Universities are constantly growing to meet the needs of increasing enrollment and a changing society. The challenge is to do so sustainably.
To ensure the university adheres to its mission, campus-wide efforts are made to balance space use with NC State’s educational mission and sustainability. This balance includes land use — agriculture, industrial, open spaces — conservation and protection of natural areas, restoration and repairing damaged natural areas, stormwater runoff , managing the grounds, and landscape and space utilization.
What We’re Doing
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Through its master planning process, NC State examines the institution’s impact on the surrounding community and attempts to minimize any detrimental effects. Several of the guiding principles in the university’s Physical Master Plan illustrate NC State’s commitment to sustainability, a pedestrian-oriented campus, open space and responsible development.
More and more NC State is considering sustainability it campus landscapes. Native, drought-tolerant plants are integrated where possible, as is permeable pavement and rain gardens — many of which have been designed and installed by NC State horticulture and landscape design students.
Like many municipalities, NC State incorporates best management practices to address stormwater quality and quantity on campus. The goal of this effort is to reduce pollutants — such as heavy metals, sediment, nutrients, oil and toxic substances — from entering local waterways.
NC State features cutting-edge research in land use and care. The Department of Forestry and Natural Resources has many faculty research, centers and cooperatives. Other land use related areas of research include the Department of Applied Ecology, Biological and Agricultural Engineering, Entomology, Horticulture Science, Plant Pathology, Soil Science and Landscape Architecture.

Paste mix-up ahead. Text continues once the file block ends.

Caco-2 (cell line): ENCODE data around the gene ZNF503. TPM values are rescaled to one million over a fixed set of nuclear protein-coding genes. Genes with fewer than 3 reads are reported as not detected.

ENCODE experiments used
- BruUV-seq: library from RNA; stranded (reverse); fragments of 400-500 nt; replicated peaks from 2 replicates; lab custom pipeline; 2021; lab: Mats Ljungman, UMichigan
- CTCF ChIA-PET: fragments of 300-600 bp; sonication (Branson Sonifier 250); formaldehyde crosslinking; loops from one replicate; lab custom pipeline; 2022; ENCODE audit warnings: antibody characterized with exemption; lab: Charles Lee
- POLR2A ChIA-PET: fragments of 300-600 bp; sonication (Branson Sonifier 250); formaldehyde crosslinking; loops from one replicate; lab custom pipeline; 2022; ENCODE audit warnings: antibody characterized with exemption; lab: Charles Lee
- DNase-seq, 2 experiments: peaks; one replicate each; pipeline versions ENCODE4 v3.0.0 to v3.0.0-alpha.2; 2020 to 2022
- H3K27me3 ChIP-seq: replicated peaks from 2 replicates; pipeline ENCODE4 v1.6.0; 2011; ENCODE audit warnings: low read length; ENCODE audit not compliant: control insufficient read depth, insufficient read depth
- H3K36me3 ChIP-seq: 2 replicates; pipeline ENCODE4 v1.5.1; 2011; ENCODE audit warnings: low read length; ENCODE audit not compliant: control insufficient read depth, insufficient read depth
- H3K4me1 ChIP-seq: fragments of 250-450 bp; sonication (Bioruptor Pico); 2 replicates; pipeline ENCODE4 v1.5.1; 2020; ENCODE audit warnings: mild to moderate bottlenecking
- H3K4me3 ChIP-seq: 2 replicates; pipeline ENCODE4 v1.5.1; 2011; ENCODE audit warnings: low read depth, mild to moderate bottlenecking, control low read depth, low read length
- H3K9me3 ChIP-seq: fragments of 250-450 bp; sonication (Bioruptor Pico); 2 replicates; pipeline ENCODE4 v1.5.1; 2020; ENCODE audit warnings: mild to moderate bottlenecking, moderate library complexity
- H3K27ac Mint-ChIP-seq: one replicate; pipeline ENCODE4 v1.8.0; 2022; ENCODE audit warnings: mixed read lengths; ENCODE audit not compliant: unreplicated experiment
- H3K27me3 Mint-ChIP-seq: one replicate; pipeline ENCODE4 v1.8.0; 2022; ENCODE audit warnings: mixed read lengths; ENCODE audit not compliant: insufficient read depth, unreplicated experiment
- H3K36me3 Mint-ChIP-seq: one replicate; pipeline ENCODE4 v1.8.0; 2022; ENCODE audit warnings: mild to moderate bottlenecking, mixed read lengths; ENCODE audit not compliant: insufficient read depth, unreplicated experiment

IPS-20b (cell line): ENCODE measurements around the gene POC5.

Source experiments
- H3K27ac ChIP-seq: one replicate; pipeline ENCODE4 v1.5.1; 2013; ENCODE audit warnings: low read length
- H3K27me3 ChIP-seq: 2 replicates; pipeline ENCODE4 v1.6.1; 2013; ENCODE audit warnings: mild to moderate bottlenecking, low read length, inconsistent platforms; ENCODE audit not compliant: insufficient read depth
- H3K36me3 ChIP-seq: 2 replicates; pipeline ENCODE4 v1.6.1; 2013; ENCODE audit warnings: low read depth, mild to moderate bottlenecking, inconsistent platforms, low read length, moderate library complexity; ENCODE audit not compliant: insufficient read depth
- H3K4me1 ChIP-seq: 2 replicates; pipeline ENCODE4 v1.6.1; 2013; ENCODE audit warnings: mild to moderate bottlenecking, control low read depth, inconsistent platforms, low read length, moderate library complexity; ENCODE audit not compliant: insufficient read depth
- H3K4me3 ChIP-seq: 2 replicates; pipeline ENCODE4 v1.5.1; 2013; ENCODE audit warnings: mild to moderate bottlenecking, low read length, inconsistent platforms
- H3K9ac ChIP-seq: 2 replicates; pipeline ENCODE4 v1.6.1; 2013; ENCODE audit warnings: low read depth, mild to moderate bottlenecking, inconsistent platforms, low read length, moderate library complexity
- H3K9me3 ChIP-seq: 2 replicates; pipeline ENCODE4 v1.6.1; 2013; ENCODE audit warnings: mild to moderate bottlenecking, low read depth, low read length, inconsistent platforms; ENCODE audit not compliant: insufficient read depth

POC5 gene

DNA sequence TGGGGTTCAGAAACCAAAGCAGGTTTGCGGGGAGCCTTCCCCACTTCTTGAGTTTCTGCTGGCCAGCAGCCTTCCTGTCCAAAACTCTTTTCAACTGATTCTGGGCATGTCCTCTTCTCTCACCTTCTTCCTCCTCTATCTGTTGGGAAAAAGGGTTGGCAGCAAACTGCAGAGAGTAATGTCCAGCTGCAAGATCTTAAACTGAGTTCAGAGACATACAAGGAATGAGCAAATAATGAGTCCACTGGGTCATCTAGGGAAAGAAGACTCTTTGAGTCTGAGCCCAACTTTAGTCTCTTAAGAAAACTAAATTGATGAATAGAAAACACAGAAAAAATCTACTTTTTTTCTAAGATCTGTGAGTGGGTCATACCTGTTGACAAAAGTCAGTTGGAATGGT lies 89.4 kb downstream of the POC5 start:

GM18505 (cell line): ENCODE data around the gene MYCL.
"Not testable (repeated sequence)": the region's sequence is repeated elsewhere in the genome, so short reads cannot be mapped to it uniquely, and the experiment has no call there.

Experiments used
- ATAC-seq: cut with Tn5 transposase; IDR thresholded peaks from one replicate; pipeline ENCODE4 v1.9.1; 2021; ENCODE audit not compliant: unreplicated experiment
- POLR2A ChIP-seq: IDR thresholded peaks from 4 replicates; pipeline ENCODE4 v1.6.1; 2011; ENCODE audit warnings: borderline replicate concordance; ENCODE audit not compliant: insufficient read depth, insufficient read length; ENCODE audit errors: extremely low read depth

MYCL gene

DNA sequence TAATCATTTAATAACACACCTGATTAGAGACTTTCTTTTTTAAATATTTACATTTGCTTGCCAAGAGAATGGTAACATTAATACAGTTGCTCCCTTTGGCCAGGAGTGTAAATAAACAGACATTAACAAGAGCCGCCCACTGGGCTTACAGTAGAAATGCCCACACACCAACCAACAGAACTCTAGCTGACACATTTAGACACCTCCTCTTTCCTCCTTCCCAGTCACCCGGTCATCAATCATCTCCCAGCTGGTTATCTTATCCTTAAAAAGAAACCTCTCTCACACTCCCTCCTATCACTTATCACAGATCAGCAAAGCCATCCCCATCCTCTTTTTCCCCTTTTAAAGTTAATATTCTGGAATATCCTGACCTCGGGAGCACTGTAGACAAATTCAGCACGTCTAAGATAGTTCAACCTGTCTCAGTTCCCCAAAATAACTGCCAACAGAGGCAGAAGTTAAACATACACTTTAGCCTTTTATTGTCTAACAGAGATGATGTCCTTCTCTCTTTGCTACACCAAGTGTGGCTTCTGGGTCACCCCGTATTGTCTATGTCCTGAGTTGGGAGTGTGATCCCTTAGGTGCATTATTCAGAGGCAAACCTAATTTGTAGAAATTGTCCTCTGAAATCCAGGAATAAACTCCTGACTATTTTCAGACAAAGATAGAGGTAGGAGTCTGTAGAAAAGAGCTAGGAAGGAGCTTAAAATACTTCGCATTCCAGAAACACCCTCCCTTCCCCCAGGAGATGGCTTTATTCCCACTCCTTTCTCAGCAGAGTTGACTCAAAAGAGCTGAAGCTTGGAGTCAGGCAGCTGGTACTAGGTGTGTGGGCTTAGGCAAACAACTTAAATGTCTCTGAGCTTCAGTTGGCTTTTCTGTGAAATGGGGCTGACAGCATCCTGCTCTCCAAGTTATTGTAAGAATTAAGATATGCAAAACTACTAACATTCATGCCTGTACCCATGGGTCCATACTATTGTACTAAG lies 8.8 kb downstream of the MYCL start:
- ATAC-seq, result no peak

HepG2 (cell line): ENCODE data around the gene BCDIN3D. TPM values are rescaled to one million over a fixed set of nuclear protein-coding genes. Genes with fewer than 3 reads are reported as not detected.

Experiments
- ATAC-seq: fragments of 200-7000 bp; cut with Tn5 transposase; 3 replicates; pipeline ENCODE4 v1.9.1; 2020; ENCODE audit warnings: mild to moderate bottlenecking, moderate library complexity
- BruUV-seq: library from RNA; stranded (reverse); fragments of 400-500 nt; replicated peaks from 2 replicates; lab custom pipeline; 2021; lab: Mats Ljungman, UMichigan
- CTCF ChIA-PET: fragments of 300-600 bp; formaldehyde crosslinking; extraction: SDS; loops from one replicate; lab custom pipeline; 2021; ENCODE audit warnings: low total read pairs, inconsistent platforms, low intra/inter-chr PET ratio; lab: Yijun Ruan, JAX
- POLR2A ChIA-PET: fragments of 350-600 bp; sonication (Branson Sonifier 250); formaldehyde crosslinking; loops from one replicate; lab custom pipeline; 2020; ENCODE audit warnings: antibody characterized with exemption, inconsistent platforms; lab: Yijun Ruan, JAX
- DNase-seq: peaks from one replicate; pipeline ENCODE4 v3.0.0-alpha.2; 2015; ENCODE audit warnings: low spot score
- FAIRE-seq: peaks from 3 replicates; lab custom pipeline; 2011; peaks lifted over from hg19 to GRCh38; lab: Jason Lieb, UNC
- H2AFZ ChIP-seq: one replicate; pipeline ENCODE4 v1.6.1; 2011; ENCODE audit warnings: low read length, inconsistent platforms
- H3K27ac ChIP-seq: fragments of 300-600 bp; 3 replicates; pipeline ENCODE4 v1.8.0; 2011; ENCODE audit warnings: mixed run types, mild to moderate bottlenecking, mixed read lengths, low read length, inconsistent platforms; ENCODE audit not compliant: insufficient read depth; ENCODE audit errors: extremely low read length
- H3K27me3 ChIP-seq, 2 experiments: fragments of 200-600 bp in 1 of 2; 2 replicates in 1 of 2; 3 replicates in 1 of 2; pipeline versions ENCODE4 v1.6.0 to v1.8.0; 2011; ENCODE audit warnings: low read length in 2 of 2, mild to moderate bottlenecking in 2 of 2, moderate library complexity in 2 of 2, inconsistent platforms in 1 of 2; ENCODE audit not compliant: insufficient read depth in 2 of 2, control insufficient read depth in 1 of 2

Featured Campus Projects
Lonnie Poole Golf Course
Lonnie Poole Golf Course at NC State is a certified Audubon International Signature Golf Sanctuary — one of only two university-owned golf courses to earn this sustainability certification. The course includes constructed wetlands to filter water and an extensive, undisturbed vegetative buffer that includes fine fescue and native warm-season grasses, trees and shrubs. Video tour of the course’s sustainability features
Landscape design and architecture students use campus as a living lab for sustainable landscape design. From a garden built on steam pipes to numerous Design/Build courses that built many rain gardens and low-impact landscape areas on campus, students have applied knowledge from the classroom to campus land.
Rocky Branch and North Creek are two urban waterways running through NC State’s campus that were restored. Efforts included removal of invasive plant species, erosion control and riparian corridor repair. The restoration stabilized the creeks, integrated the creek into the campus environment, improved water quality, and created an improved aquatic and wildlife habitat.